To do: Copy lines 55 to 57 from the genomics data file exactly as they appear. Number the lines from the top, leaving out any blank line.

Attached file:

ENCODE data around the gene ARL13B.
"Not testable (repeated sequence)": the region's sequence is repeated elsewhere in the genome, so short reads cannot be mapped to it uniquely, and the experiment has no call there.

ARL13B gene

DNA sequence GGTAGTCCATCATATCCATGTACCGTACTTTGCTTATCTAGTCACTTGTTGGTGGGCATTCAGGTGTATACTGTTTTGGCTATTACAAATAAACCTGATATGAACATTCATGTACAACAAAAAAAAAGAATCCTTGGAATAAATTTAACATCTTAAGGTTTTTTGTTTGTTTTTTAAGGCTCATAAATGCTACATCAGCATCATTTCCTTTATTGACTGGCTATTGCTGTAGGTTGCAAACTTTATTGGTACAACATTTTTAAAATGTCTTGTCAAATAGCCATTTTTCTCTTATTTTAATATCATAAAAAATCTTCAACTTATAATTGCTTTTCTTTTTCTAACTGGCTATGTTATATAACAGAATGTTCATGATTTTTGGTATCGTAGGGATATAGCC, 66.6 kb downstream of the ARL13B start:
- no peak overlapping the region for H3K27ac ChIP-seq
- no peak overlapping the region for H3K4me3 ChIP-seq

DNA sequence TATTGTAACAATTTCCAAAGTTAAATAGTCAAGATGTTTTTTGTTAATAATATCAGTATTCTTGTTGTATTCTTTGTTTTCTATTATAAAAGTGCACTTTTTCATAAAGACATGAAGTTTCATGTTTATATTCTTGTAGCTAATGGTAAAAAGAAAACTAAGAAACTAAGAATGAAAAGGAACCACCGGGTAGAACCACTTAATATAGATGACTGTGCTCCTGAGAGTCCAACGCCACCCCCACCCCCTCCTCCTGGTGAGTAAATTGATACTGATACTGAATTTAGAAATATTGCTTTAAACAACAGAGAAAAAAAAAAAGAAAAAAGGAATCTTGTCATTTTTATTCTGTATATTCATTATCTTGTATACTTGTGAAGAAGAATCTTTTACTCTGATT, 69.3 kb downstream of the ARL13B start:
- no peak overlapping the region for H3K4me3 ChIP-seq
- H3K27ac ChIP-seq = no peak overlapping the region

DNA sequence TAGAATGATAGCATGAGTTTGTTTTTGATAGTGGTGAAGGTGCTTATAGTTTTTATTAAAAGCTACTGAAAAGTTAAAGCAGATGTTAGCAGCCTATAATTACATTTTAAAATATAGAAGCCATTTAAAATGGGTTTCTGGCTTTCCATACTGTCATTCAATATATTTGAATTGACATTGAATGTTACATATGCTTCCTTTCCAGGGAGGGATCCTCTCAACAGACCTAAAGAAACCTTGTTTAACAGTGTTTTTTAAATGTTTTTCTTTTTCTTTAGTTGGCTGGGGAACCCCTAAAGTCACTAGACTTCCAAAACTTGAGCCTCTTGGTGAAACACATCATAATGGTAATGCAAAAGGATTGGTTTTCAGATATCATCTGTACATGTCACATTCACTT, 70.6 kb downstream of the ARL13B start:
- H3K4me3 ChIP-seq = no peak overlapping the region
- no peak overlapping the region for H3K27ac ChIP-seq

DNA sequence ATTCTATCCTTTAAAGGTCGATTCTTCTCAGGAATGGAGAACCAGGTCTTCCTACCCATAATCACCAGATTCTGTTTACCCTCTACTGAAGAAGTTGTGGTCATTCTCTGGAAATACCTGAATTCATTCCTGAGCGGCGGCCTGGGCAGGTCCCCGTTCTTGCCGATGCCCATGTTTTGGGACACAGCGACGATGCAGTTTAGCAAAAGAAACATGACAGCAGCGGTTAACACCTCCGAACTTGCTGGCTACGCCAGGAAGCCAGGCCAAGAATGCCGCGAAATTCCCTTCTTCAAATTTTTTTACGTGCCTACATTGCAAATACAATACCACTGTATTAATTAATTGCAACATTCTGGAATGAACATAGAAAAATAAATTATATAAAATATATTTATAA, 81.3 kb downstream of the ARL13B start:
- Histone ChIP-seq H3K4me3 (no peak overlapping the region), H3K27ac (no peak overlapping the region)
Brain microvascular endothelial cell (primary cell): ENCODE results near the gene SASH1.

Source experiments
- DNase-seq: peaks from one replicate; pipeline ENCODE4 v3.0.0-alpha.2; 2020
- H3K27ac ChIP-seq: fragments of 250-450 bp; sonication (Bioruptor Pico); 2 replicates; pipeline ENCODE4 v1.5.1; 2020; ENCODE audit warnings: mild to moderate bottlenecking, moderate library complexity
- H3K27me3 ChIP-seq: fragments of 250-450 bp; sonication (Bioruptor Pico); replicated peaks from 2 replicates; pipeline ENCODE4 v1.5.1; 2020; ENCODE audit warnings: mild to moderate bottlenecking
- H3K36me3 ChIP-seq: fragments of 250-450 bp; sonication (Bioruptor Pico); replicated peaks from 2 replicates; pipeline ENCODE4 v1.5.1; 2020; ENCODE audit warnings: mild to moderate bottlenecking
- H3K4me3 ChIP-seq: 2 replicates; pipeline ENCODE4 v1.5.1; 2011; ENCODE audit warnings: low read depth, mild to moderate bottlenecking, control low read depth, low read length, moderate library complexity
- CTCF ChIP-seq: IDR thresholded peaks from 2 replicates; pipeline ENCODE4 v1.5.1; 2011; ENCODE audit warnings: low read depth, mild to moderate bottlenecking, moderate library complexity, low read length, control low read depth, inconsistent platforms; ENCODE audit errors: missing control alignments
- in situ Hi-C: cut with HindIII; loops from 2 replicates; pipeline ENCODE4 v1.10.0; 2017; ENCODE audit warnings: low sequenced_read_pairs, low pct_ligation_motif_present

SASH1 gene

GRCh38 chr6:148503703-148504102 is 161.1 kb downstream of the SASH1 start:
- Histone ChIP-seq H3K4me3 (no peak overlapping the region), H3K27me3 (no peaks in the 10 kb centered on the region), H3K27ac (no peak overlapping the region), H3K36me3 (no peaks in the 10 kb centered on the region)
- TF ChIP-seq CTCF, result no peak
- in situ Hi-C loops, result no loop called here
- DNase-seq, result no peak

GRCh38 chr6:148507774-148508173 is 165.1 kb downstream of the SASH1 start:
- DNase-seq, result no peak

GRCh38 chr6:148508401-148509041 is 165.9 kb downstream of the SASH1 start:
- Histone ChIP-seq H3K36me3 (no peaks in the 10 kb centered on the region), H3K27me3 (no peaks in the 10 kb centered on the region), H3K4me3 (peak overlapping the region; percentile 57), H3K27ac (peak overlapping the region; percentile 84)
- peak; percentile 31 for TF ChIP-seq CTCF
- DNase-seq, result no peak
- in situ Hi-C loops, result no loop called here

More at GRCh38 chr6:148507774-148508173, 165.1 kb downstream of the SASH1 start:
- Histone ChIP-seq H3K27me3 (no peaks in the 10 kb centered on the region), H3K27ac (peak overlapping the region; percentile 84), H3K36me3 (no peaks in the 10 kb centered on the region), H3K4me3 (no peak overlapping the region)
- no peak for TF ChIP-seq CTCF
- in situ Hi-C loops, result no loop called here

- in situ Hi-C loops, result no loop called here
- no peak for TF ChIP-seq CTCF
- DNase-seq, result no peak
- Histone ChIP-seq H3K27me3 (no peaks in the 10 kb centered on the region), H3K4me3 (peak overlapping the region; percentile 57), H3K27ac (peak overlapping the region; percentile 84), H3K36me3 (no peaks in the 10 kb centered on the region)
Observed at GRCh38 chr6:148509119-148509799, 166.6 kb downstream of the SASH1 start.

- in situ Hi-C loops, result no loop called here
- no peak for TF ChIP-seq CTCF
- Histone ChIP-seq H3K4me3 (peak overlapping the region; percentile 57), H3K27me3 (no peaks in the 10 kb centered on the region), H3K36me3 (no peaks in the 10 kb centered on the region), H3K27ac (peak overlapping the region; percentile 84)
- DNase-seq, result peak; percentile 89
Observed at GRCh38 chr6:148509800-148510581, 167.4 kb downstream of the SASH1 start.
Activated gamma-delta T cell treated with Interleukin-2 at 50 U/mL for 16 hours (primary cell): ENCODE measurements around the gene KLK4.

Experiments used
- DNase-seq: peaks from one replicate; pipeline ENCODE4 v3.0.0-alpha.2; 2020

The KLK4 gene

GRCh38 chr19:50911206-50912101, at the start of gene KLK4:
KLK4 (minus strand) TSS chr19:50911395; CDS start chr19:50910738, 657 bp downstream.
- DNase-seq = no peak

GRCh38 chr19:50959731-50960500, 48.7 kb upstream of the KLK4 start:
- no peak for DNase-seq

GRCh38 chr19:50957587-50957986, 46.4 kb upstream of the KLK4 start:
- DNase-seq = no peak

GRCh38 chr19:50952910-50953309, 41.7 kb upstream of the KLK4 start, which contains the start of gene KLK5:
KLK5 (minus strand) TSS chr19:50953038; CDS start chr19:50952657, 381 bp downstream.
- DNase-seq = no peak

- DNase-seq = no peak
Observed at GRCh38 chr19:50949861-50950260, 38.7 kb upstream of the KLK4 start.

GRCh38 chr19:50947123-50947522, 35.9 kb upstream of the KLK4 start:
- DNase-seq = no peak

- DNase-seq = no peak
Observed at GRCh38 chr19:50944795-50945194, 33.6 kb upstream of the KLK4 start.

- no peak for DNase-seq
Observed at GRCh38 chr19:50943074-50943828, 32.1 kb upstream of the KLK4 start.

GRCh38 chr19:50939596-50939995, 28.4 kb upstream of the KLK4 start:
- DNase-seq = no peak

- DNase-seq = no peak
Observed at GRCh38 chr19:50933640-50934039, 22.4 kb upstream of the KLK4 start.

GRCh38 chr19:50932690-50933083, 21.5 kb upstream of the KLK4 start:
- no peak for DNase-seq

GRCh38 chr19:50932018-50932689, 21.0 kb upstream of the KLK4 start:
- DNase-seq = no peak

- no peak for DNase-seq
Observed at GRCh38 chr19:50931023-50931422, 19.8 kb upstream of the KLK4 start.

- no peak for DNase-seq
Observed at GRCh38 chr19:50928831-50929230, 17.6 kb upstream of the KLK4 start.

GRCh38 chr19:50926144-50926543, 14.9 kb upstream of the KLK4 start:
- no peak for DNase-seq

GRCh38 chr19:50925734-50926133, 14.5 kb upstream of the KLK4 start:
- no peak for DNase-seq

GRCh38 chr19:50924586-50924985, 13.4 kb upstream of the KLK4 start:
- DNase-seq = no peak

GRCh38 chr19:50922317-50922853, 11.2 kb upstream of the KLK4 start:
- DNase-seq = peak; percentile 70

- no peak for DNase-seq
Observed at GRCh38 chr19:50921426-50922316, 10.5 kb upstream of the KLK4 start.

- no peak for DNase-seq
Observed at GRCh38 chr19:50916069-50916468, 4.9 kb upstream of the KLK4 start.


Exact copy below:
GRCh38 chr19:50911206-50912101, at the start of gene KLK4:
KLK4 (minus strand) TSS chr19:50911395; CDS start chr19:50910738, 657 bp downstream.
- DNase-seq = no peak